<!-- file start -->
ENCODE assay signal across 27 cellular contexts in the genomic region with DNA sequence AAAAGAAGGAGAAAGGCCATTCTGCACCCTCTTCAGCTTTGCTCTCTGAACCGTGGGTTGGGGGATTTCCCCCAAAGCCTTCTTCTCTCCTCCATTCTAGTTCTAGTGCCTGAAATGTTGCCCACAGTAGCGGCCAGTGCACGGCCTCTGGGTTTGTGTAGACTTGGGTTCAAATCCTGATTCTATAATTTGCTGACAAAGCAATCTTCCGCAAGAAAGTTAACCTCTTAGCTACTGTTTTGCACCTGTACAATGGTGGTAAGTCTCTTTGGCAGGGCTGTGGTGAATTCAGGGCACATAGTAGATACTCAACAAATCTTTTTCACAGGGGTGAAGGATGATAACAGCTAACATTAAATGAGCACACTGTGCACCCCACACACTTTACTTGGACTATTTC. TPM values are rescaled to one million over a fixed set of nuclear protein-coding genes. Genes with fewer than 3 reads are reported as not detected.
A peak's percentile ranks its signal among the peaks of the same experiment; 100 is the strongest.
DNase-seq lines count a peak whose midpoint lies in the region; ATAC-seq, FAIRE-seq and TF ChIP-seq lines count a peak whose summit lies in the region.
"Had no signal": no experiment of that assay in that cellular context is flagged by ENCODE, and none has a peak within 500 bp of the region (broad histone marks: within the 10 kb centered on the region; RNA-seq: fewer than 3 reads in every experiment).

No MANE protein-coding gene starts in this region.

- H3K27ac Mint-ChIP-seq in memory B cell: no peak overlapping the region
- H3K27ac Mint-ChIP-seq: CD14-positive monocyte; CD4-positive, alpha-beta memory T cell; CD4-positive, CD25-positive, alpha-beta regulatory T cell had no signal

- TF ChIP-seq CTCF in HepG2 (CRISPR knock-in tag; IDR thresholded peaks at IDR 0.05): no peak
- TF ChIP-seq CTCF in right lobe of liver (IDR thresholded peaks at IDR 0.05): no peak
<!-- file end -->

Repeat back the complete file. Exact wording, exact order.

ENCODE assay signal across 27 cellular contexts in the genomic region with DNA sequence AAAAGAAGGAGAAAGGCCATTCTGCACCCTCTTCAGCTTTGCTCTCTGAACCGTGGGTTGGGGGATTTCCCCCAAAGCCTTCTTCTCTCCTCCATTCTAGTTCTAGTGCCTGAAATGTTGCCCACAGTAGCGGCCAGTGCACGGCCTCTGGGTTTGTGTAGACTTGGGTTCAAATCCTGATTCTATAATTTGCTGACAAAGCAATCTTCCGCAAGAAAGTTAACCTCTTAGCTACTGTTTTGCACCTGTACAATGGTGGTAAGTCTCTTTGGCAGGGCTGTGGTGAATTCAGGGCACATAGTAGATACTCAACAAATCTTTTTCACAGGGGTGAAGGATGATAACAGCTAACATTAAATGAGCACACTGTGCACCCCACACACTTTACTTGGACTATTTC. TPM values are rescaled to one million over a fixed set of nuclear protein-coding genes. Genes with fewer than 3 reads are reported as not detected.
A peak's percentile ranks its signal among the peaks of the same experiment; 100 is the strongest.
DNase-seq lines count a peak whose midpoint lies in the region; ATAC-seq, FAIRE-seq and TF ChIP-seq lines count a peak whose summit lies in the region.
"Had no signal": no experiment of that assay in that cellular context is flagged by ENCODE, and none has a peak within 500 bp of the region (broad histone marks: within the 10 kb centered on the region; RNA-seq: fewer than 3 reads in every experiment).

No MANE protein-coding gene starts in this region.

- H3K27ac Mint-ChIP-seq in memory B cell: no peak overlapping the region
- H3K27ac Mint-ChIP-seq: CD14-positive monocyte; CD4-positive, alpha-beta memory T cell; CD4-positive, CD25-positive, alpha-beta regulatory T cell had no signal

- TF ChIP-seq CTCF in HepG2 (CRISPR knock-in tag; IDR thresholded peaks at IDR 0.05): no peak
- TF ChIP-seq CTCF in right lobe of liver (IDR thresholded peaks at IDR 0.05): no peak